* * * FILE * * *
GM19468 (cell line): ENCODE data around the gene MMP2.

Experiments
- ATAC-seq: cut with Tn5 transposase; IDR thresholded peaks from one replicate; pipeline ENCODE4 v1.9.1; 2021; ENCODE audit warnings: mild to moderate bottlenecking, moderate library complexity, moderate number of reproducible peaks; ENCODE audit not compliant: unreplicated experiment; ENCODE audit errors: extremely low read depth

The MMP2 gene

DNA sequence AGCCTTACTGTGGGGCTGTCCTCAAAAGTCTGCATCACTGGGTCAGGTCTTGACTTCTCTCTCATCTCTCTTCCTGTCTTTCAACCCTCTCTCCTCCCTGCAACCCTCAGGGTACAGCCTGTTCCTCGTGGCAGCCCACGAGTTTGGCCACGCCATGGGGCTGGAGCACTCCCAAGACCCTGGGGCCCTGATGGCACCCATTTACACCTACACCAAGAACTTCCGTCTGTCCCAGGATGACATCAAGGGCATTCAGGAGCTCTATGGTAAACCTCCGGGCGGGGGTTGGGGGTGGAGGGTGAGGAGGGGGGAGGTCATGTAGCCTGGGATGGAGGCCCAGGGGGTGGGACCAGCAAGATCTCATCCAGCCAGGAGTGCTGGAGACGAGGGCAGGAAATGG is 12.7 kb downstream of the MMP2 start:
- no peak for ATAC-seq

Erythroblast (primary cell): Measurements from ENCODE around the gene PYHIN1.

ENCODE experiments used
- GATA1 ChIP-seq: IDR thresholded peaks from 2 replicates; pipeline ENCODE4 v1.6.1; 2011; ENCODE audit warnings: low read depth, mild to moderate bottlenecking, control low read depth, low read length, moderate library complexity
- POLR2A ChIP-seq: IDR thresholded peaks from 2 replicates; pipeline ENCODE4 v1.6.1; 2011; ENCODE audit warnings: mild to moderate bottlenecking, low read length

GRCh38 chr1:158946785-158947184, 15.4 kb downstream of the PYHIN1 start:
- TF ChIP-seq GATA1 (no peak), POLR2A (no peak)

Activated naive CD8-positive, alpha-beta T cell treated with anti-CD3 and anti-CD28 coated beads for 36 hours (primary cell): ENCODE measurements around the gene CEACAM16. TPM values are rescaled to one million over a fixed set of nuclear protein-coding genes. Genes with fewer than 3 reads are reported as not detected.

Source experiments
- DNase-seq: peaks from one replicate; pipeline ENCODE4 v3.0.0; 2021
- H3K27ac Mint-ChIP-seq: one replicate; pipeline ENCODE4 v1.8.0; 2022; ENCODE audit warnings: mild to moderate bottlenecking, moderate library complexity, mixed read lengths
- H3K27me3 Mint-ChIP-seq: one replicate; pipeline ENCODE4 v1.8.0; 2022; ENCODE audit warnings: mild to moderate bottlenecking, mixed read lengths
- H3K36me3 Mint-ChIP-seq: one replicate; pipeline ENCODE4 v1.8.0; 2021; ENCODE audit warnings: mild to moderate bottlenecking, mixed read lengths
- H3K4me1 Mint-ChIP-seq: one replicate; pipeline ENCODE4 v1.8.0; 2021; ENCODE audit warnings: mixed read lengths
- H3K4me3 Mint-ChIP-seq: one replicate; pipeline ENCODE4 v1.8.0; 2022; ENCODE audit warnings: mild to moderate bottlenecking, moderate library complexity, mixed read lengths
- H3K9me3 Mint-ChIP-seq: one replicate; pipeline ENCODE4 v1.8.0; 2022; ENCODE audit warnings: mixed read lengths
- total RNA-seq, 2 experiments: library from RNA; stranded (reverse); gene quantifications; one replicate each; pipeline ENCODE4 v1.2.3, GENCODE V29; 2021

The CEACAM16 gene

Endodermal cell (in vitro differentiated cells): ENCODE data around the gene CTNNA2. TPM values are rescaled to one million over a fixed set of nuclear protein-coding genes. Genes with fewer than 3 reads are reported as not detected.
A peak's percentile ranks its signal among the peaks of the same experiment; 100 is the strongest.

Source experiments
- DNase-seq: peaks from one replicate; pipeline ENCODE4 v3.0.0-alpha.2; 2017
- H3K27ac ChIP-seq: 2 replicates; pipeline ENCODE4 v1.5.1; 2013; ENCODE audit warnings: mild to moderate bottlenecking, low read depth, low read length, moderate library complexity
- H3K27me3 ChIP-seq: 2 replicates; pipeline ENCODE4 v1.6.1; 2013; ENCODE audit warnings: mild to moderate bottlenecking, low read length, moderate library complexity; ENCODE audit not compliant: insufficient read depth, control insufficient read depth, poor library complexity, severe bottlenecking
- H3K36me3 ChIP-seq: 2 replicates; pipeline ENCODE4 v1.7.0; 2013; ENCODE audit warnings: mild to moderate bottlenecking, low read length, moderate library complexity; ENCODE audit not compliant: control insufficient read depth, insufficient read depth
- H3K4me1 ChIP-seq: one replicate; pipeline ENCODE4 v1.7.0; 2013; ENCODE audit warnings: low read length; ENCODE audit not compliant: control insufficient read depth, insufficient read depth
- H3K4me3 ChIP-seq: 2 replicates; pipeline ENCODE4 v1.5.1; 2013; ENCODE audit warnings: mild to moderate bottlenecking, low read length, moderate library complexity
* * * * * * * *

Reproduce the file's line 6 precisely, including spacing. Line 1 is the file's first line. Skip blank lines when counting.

- no peak for ATAC-seq